Goldfinches are now garden regulars

CELIA WIGG The meteoric rise of the goldfinch up the pecking order in the gardens of Britain has been highlighted by new survey.


The meteoric rise of the goldfinch in the gardens of Britain has been highlighted in a survey.

Once a rarity, the species has for the first time leapt into the top 12 birds visiting garden feeders, joining the robin, blackbird and blue tit, according to the Thetford-based British Trust for Ornithology.

David Glue, BTO research ecologist, said: "This is a wonderful success story. Our gardens now ring with the goldfinches' wind chime-like song, making them sound more like those in the south of France."

But there have been losers as well as winners in the trust's garden birdfeeding survey - published in the latest edition of its magazine BTO News - with house sparrows and starlings slipping to their lowest ever attendance figures.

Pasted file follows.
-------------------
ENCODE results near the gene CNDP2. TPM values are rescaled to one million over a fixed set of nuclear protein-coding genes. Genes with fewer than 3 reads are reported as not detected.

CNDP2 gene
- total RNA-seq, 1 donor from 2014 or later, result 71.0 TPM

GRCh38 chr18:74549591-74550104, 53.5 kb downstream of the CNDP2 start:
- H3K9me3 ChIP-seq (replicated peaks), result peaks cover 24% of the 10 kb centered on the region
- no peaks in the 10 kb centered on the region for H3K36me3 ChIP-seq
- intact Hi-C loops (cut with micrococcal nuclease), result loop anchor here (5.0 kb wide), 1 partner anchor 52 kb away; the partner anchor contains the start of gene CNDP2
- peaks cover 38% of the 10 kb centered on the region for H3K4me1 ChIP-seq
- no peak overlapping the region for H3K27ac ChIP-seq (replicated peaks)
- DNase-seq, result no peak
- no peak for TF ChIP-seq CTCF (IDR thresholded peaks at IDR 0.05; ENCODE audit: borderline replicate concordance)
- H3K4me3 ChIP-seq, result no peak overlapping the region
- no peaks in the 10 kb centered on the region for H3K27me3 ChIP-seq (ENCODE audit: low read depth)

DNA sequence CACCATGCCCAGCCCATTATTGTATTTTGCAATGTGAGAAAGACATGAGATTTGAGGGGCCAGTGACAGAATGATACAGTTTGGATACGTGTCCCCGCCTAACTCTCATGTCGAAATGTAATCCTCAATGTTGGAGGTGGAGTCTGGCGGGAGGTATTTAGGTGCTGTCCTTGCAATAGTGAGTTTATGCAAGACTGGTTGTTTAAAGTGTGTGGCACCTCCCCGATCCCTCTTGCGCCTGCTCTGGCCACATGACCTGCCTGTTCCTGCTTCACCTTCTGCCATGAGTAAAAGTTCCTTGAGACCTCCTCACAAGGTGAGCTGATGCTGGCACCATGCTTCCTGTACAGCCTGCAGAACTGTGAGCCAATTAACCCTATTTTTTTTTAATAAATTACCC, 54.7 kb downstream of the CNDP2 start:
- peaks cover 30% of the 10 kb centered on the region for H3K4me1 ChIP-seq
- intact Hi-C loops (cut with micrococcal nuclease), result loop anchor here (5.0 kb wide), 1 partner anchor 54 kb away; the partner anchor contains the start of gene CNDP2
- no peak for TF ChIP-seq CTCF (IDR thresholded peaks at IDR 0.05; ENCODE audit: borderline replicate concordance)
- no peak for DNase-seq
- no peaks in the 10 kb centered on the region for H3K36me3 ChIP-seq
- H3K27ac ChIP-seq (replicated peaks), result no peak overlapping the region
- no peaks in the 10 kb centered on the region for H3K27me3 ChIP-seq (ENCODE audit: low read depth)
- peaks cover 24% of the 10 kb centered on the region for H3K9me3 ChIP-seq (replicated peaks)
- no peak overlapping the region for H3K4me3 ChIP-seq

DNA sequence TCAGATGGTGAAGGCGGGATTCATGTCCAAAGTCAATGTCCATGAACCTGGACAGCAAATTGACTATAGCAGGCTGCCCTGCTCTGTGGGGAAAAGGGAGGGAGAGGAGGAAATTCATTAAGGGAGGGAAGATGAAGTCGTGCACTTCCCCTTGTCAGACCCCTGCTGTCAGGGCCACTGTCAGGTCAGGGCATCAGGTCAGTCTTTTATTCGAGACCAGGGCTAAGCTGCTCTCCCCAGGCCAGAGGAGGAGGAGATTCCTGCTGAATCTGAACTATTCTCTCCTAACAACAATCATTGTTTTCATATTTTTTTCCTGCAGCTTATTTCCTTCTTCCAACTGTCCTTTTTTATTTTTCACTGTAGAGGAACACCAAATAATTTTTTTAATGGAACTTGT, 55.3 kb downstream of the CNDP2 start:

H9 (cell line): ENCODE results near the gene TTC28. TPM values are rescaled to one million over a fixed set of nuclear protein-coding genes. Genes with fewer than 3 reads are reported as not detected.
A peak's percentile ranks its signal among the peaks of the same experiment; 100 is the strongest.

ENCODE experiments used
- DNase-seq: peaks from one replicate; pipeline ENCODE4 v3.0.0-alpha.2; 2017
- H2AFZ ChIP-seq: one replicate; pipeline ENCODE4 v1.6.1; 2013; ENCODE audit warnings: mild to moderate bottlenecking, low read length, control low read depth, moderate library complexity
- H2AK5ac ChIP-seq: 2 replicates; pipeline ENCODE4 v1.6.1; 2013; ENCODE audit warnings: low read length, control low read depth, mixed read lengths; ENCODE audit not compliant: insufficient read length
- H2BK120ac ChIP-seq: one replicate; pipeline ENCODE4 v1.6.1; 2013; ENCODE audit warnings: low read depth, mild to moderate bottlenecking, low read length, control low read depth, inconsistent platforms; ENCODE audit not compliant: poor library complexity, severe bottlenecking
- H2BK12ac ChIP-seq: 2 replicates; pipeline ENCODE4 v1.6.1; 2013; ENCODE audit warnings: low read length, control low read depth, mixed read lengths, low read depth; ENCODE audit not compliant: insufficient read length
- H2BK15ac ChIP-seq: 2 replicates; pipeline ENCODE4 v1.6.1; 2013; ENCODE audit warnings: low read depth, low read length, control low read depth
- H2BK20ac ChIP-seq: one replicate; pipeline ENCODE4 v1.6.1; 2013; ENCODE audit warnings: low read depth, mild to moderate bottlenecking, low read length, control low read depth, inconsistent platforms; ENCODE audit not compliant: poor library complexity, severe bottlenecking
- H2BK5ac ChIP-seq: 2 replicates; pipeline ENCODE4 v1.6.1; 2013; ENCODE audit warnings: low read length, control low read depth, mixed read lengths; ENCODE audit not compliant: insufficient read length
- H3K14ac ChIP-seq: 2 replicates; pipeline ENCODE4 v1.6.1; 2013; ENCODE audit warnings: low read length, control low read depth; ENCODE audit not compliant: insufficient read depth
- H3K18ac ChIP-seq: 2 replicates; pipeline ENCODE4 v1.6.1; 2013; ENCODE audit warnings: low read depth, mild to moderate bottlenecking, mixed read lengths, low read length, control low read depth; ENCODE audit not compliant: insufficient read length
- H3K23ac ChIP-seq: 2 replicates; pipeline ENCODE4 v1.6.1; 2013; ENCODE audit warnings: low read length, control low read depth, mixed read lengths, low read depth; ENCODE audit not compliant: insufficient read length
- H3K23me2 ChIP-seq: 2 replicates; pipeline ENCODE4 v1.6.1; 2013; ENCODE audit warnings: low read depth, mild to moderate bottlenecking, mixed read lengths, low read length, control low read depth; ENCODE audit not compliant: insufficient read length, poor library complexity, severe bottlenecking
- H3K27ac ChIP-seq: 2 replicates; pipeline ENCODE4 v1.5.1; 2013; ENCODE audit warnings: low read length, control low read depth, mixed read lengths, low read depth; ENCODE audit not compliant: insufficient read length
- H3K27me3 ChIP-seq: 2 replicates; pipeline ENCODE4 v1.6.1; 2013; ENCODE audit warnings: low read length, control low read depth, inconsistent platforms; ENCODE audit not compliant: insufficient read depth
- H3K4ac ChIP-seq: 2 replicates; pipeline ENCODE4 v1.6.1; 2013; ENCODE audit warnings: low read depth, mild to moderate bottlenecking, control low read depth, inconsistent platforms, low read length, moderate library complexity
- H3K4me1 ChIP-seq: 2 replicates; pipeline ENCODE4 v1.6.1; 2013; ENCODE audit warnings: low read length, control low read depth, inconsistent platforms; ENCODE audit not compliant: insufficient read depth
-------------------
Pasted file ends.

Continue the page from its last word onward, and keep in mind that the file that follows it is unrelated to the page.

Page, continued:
However, it is good news for the goldfinch. When the survey began in 1970, it was ranked at 33. By the mid-80s it had risen to 25th, soaring to 17th in the 1990s. Today, the goldfinch is one of the commonest birds to visit birdfeeders, occupying 11th position in the table.

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Another high flier, the collared dove, in eighth position, was seen in 90pc of gardens compared with only 60pc in the 1970s. The robin topped the survey, closely followed by the blackbird and the blue tit.

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